Step up your cycling: how to keep your bike game strong
But it’s not just cycling that will reap all the benefits of your extra training; you’ll also achieve a lean physique, as a growing set of muscles replaces fat.
Here’s our three step guide to stepping up your cycling game:
Concentrating on your core, glutes and hamstrings will help improve the power behind the pedals. A stronger body will not only make you less injury-prone, but will also stop fatigue in its tracks, especially on those tricky hill climbs.
- Planks: Get into a press-up position on the floor. Make sure you bend your elbows 90 degrees, with your weight on your forearms. Ensure your core is engaged, by sucking your belly button to your spine. Hold this position for 60 seconds, keeping your body in a straight line, from your ankles to your shoulders.
- Squats: Stand with your feet shoulder-width apart and arms straight out ahead of you. Lower your body as far as it can comfortably go, bending your knees (without them going over your toes) and pushing your hips back. Rise slowly, and repeat 20 times.
- One leg press ups: Get into a normal press up position and lift one leg off the ground. Perform as normal on one leg 20 times before switching legs and repeating.
- Tricep dips: Start with your hands shoulder-width apart on a sturdy bench or chair. Extend your legs in front of you and hold your bodyweight off the bench or chair. Straighten your arms (with a slight bend in your elbow) and slowly lower until your elbows reach a 90 degree angle, keeping your back close to the bench. Once you reach the bottom of the movement, slowly return to your starting position. Perform 20 reps, 2 or 3 times.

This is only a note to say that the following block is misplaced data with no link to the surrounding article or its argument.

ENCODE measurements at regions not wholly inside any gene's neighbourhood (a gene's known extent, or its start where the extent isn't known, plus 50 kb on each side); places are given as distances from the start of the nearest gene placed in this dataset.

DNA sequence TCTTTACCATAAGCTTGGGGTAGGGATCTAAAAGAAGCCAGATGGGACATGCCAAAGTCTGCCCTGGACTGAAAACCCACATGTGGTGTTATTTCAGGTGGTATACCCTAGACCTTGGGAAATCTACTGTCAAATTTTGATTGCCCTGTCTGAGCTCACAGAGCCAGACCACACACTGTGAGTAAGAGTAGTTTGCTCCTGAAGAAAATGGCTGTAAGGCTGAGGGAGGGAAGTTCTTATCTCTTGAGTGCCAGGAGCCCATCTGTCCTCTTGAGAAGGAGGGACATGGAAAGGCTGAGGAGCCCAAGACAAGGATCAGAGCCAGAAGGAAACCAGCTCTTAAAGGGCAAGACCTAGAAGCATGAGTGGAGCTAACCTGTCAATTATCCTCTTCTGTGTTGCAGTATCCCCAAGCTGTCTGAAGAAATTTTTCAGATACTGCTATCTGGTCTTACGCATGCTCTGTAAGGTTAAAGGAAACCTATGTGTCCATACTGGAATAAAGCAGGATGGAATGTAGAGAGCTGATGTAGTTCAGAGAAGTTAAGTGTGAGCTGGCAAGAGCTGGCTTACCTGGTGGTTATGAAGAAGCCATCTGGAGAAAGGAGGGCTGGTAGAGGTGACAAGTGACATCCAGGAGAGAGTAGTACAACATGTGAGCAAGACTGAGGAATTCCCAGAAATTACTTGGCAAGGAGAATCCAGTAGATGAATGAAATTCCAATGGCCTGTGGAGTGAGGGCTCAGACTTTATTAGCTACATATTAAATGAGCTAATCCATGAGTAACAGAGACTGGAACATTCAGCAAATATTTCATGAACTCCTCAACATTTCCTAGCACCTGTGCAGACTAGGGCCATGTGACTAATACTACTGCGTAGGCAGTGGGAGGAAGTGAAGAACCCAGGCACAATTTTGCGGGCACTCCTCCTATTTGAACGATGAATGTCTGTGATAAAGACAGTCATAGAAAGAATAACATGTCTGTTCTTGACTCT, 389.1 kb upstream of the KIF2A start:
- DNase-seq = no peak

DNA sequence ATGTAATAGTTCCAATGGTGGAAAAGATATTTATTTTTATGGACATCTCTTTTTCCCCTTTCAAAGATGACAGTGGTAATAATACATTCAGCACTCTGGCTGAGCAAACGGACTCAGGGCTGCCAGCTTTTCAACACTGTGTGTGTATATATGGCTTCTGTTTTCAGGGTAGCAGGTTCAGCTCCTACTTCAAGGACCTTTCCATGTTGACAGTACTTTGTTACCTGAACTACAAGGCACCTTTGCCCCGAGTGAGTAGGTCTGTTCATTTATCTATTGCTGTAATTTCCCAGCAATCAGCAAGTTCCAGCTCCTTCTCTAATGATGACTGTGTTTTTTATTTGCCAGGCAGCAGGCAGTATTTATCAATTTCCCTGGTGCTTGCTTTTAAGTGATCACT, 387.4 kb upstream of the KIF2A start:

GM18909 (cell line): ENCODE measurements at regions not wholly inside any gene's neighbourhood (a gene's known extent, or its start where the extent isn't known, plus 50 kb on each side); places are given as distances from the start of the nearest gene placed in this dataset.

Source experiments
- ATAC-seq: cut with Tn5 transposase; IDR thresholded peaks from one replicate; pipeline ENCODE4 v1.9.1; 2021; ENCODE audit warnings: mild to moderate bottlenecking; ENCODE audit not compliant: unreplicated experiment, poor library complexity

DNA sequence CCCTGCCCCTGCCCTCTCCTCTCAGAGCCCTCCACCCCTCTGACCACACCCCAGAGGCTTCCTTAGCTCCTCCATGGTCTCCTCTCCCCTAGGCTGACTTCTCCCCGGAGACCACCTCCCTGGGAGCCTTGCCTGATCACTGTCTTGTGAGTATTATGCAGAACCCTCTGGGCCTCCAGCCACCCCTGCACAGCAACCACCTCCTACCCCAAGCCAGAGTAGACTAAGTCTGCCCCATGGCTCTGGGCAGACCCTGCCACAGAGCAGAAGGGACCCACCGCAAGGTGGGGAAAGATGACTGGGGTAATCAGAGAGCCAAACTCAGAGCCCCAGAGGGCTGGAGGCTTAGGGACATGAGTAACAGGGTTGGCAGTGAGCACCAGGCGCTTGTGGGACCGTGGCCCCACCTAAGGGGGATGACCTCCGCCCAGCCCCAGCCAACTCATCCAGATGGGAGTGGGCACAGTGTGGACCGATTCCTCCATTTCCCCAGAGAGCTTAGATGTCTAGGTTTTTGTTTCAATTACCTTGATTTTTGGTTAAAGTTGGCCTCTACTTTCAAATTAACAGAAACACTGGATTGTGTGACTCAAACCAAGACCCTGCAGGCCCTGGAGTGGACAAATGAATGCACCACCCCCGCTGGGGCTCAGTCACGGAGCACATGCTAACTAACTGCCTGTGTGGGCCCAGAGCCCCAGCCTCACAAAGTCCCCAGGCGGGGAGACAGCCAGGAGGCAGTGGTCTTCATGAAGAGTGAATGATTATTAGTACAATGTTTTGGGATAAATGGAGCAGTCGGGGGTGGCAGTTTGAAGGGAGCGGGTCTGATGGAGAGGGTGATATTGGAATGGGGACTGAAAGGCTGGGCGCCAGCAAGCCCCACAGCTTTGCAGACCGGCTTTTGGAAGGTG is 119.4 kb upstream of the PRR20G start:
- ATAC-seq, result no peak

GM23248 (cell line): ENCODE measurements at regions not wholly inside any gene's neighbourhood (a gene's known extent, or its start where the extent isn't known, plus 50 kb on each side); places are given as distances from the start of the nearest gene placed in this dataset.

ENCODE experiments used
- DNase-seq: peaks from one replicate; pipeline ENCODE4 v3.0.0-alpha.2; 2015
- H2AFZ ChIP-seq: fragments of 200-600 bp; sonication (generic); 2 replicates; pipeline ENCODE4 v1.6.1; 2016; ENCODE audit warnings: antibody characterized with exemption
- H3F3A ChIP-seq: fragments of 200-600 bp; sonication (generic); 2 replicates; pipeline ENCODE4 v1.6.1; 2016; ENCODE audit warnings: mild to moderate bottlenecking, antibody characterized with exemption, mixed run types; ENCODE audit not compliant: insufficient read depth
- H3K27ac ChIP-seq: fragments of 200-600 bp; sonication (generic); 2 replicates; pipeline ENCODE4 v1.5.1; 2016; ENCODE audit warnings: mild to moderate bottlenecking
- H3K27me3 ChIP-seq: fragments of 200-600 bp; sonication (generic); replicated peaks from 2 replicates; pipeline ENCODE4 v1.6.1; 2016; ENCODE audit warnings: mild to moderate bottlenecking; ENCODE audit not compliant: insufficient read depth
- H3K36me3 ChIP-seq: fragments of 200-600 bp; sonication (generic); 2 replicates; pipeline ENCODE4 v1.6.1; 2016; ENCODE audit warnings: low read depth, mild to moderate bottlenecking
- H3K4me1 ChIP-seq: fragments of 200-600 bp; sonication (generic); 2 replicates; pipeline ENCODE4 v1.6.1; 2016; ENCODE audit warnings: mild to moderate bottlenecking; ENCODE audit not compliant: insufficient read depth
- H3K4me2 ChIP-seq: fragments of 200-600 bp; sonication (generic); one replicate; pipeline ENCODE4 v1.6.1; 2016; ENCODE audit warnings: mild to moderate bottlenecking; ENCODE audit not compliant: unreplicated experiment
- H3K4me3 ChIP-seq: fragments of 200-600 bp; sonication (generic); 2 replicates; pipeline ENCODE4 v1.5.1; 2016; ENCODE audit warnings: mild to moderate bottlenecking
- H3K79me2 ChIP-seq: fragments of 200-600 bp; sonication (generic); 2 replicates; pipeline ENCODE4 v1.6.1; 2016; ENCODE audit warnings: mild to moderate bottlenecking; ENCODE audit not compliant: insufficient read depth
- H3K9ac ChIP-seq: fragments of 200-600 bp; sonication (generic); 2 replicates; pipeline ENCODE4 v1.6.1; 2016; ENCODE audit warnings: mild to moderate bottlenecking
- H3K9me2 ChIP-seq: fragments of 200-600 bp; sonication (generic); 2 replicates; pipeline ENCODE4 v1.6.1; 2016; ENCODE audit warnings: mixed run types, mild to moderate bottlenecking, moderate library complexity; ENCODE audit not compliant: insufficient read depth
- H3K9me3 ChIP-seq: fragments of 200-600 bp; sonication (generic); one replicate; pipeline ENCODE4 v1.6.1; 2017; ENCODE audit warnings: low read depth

Want to practice indoors before you head out? Climb aboard a bike at the gym for a workout that runs through a mixture of fast-paced, light efforts and steep climbs, with plenty of resistance. This form of interval workout will challenge your body and prevent boredom - the time will fly by.
Aim for a 30 minute workout, starting with a five minute warm up. Then spend 20 minutes alternating between the two levels (light and fast/steep and heavy), before finishing with a four minute cool down.
Don’t forget to fill your iPod with upbeat tunes to keep you pumped and in rhythm.
Boost your performance even further with a nutrient-rich diet which is tailor-made for cycling.
Before you hit the road, it’s best to fuel your body with carbohydrates - both the evening before and during breakfast (at least two hours before you cycle).
For your evening meal, how about a fish and mediterranean vegetable pasta? Low in GI, the dish will provide a slow release of energy. Then, in the morning, opt for a hearty bowl of porridge topped with fresh berries.
Post-cycle, you need to ensure you consume 20g of protein an hour to aid recovery, as well as a good dose of carbs to boost your energy. Nothing beats a plate of scrambled eggs with smoked salmon on granary toast.